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title:“Anecdote by George Bancroft”
authors:George Bancroft
date written:Unknown Date

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http://consource.org/document/anecdote-by-george-bancroft/20130122084822/
last updated:Jan. 22, 2013, 8:48 a.m. UTC
retrieved:May 27, 2018, 11:30 p.m. UTC

transcription
citation:
Bancroft, George. "Anecdote by George Bancroft." Supplement to Max Farrand's The Records of the Federal Convention of 1787. Ed. James H. Hutson. New Haven: Yale University Press, 1987. 322. Print.

Anecdote by George Bancroft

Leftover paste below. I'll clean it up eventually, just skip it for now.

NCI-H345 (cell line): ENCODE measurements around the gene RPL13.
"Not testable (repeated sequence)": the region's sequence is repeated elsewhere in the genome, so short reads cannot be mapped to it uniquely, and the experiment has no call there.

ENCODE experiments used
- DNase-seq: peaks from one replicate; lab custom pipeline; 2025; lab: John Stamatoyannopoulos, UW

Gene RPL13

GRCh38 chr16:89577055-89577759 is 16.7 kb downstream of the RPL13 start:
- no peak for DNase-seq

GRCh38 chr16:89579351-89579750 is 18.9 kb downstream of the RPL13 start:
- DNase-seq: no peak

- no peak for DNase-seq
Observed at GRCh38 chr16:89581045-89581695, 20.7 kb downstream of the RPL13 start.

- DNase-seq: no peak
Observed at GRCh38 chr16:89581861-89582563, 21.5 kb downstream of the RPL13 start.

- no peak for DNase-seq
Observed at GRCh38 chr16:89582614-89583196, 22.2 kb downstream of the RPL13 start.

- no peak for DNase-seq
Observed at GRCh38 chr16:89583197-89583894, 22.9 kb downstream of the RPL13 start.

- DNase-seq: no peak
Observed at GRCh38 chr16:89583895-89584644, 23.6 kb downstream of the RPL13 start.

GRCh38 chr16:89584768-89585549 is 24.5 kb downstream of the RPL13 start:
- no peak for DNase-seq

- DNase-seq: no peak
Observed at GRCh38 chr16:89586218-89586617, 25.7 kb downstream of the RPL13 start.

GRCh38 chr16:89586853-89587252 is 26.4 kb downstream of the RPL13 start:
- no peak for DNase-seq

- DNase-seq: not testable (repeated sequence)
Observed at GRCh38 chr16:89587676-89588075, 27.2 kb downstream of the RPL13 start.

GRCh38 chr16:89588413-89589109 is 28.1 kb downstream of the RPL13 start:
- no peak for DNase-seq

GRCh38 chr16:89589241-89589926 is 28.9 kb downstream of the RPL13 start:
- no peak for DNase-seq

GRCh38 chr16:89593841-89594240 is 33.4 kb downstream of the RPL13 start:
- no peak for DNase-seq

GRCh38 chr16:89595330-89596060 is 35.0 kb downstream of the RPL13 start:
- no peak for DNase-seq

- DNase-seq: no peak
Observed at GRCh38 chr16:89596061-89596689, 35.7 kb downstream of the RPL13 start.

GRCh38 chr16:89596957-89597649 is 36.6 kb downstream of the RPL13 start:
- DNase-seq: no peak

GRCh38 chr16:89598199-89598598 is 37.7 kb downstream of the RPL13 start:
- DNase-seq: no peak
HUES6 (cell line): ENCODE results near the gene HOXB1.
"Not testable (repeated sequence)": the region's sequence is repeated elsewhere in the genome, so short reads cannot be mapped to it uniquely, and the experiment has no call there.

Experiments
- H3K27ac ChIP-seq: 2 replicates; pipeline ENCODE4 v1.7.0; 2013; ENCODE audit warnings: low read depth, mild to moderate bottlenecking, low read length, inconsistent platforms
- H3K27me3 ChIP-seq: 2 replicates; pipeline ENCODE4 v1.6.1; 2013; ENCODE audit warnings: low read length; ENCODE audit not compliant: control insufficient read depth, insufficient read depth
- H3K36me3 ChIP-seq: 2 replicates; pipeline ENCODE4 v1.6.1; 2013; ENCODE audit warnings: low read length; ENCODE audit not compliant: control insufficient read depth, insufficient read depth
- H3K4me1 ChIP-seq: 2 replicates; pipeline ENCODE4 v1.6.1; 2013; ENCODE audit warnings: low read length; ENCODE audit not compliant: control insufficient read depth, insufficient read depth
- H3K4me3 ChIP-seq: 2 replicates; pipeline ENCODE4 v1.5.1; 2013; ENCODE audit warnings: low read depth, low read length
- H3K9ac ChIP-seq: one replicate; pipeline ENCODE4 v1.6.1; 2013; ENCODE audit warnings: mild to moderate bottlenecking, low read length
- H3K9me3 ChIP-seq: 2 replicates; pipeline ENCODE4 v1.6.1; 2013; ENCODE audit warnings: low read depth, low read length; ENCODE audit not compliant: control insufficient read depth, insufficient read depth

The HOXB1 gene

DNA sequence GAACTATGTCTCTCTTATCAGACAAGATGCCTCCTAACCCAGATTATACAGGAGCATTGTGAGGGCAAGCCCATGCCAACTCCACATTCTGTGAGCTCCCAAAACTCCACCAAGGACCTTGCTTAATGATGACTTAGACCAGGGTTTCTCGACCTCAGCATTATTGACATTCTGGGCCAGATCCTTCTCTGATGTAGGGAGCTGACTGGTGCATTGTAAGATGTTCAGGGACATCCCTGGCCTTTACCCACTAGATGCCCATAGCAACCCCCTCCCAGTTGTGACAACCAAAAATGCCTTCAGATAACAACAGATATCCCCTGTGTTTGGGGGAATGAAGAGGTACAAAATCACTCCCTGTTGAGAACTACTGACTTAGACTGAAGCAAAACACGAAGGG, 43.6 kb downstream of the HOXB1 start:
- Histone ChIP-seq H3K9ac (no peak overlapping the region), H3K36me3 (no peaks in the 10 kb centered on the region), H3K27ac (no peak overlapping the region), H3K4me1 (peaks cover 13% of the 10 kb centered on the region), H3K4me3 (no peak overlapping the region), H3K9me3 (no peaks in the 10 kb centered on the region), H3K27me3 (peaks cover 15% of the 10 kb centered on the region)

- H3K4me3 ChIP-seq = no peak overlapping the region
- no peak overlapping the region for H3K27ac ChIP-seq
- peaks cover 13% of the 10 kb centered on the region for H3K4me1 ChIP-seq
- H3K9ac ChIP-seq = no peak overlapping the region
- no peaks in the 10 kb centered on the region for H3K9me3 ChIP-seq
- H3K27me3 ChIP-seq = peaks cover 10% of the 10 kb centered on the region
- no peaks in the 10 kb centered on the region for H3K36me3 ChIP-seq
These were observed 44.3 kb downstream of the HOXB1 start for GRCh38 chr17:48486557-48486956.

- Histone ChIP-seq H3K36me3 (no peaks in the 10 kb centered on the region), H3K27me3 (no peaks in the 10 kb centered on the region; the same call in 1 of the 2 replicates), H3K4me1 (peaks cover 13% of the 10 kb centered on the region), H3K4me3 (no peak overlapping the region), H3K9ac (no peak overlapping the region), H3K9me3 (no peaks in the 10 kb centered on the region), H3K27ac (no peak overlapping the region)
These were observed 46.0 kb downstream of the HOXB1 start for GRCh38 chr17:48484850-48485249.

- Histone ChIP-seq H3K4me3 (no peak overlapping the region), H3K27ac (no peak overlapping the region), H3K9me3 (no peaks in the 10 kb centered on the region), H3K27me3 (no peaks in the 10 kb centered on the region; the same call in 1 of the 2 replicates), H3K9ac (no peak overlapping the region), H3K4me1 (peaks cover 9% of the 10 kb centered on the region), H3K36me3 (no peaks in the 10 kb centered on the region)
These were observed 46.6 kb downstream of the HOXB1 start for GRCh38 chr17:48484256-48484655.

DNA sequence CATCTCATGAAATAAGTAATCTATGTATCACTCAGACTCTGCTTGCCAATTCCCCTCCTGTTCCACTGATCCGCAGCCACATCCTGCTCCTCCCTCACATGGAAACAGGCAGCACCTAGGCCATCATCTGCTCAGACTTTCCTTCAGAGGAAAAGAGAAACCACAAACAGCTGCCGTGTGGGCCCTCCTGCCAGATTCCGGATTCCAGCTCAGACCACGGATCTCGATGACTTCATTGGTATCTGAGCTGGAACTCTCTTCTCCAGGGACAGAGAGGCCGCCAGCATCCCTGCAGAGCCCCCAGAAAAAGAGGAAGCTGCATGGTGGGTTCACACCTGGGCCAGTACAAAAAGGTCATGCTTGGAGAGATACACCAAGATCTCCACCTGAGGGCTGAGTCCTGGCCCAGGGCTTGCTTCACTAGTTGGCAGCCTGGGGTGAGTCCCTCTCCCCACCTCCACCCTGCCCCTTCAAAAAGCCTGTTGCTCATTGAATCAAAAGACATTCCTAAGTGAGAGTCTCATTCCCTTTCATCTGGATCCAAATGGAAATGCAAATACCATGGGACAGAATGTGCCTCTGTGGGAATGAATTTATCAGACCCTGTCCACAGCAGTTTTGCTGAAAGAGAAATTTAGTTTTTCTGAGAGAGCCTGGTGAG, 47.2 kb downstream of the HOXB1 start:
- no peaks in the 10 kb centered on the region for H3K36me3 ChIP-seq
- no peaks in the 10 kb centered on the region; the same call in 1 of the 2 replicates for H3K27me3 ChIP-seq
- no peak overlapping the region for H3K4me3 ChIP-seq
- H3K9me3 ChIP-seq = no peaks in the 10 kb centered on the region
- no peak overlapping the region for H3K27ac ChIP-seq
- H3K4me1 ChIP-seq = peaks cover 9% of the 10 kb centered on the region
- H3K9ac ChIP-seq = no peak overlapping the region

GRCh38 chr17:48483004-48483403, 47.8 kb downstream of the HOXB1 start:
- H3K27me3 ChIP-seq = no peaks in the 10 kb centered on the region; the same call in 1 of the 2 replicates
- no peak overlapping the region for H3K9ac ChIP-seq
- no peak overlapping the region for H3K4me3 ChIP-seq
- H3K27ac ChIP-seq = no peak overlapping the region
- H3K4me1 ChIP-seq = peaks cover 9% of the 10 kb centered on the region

When, on the seventeenth, Gouverneur Morris proposed a reconsideration of the resolution of the former day, no one would second his motion.
A few days later [July 23] the number of senators for each state was fixed at two, and each of these, as had been proposed by Gerry and seconded by Sherman, was personally to have one vote.
1
From the day when every doubt of the right of the smaller states to an equal vote in the senate was quieted, they—so I received it from the lips of Madison, and so it appears from the records—exceeded all others in zeal for granting powers to the general government. Ellsworth became one of its strongest pillars. Paterson of New Jersey was for the rest of his life a fœderalist of fœderalists.

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